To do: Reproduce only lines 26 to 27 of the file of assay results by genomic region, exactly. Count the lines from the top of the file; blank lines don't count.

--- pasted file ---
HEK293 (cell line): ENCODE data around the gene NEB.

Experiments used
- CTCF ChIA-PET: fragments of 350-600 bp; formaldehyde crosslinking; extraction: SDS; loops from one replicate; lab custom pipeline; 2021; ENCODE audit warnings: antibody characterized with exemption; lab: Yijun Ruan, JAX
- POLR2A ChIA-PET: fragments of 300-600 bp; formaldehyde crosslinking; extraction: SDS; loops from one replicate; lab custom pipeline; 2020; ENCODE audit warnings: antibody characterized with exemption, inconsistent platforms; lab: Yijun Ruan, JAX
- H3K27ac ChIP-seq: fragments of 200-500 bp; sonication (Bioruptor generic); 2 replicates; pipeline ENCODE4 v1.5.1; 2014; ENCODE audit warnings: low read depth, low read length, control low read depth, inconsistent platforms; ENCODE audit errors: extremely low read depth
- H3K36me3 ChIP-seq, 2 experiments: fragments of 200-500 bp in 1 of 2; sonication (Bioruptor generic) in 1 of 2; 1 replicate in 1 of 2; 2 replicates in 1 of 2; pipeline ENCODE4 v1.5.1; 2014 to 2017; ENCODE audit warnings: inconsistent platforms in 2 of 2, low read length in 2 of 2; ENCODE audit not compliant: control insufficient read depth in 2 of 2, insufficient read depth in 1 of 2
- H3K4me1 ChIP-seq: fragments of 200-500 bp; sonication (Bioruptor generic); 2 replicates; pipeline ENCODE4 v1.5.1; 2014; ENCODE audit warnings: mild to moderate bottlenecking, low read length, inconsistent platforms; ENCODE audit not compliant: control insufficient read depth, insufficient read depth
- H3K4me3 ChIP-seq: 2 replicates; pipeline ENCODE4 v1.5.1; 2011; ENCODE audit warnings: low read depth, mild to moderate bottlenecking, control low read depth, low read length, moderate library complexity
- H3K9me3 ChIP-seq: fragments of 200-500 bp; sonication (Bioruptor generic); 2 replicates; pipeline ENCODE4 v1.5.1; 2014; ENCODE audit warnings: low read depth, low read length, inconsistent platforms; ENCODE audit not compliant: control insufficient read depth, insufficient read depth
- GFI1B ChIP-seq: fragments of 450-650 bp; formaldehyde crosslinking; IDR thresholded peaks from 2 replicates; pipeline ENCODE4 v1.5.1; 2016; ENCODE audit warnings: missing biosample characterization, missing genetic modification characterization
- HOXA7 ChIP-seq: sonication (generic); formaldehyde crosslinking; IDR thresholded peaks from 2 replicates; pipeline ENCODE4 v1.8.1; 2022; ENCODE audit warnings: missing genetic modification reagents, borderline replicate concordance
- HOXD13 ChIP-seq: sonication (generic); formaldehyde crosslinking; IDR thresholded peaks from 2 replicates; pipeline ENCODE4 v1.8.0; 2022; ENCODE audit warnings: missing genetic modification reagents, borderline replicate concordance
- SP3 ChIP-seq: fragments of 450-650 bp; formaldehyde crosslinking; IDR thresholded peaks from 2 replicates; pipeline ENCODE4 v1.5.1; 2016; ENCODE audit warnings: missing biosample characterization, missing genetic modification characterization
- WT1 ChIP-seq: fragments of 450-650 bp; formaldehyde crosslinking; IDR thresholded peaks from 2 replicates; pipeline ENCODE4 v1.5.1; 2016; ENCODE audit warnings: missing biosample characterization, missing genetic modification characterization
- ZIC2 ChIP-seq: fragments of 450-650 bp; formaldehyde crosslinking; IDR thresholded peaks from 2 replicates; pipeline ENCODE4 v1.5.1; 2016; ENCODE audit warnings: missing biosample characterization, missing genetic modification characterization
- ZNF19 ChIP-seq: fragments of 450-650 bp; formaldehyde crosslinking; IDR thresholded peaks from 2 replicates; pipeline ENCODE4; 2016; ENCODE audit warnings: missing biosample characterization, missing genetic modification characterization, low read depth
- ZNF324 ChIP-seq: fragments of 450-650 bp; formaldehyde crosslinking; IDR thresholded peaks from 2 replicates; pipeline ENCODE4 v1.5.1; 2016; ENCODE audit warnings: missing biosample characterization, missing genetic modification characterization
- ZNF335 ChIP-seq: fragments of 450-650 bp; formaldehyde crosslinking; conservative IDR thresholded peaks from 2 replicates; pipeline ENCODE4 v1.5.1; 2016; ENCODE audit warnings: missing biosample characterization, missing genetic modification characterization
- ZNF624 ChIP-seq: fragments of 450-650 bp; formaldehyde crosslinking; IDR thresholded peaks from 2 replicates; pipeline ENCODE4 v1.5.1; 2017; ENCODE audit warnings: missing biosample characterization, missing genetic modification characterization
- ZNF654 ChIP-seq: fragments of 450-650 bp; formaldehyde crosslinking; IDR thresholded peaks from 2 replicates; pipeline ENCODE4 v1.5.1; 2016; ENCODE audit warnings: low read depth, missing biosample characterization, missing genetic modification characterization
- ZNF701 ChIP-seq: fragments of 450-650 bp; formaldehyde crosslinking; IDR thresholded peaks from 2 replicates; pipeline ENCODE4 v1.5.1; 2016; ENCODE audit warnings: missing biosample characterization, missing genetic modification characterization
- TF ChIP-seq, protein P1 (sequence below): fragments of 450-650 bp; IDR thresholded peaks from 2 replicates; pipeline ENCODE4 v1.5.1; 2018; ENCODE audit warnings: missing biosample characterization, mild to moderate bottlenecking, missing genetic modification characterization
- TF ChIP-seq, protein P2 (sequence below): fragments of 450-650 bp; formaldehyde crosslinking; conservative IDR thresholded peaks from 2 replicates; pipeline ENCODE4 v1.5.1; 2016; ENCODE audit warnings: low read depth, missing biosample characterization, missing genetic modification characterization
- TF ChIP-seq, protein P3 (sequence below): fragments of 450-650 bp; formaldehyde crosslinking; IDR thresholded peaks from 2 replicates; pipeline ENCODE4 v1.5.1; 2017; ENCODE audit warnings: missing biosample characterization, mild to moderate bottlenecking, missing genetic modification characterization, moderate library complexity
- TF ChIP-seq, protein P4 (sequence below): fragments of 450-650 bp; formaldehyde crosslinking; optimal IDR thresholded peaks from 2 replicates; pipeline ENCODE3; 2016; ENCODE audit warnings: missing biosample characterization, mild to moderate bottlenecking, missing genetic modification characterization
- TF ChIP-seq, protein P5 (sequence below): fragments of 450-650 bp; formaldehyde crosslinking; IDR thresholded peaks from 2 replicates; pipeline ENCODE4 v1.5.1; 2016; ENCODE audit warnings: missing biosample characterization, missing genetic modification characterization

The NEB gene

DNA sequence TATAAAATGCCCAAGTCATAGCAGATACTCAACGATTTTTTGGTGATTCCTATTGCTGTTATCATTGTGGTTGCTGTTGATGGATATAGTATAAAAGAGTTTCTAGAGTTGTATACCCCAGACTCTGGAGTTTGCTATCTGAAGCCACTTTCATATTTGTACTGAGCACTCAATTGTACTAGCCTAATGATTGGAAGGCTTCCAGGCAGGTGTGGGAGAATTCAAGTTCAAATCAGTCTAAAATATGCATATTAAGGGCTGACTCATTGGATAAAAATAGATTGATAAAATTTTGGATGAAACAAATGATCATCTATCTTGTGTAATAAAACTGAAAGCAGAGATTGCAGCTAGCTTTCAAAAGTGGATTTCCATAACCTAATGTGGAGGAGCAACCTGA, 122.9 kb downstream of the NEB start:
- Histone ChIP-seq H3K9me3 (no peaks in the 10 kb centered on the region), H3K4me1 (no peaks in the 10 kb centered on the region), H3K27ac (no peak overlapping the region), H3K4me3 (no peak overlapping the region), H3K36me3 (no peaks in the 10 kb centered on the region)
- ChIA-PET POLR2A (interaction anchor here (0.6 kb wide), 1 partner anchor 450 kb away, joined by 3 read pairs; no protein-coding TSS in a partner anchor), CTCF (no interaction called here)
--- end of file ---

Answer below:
- TF ChIP-seq, protein P5 (sequence below): fragments of 450-650 bp; formaldehyde crosslinking; IDR thresholded peaks from 2 replicates; pipeline ENCODE4 v1.5.1; 2016; ENCODE audit warnings: missing biosample characterization, missing genetic modification characterization

The NEB gene